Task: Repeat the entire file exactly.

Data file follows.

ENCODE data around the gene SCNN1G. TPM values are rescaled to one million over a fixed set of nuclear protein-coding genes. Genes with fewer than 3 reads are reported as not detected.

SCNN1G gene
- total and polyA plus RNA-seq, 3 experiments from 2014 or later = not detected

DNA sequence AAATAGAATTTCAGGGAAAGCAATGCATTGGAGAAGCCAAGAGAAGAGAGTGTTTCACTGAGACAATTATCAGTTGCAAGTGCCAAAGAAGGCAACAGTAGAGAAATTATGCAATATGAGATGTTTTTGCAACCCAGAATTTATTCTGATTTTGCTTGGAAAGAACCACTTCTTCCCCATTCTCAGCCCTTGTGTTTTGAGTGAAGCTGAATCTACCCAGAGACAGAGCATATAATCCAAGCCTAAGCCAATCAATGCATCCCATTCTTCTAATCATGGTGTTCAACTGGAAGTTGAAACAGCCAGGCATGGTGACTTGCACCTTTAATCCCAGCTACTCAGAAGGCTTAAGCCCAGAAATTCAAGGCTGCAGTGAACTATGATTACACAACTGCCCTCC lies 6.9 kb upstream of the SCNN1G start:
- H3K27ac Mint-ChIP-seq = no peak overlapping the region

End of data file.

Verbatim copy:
ENCODE data around the gene SCNN1G. TPM values are rescaled to one million over a fixed set of nuclear protein-coding genes. Genes with fewer than 3 reads are reported as not detected.

SCNN1G gene
- total and polyA plus RNA-seq, 3 experiments from 2014 or later = not detected

DNA sequence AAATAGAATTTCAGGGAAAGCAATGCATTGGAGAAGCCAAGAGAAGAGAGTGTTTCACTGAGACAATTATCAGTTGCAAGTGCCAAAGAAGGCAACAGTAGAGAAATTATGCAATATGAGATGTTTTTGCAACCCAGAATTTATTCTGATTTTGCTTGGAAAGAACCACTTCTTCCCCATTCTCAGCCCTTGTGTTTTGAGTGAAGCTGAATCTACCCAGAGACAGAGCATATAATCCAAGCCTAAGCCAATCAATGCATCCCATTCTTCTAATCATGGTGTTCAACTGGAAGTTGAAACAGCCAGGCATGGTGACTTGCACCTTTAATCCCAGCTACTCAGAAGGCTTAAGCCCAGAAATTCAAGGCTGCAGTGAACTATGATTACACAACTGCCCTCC lies 6.9 kb upstream of the SCNN1G start:
- H3K27ac Mint-ChIP-seq = no peak overlapping the region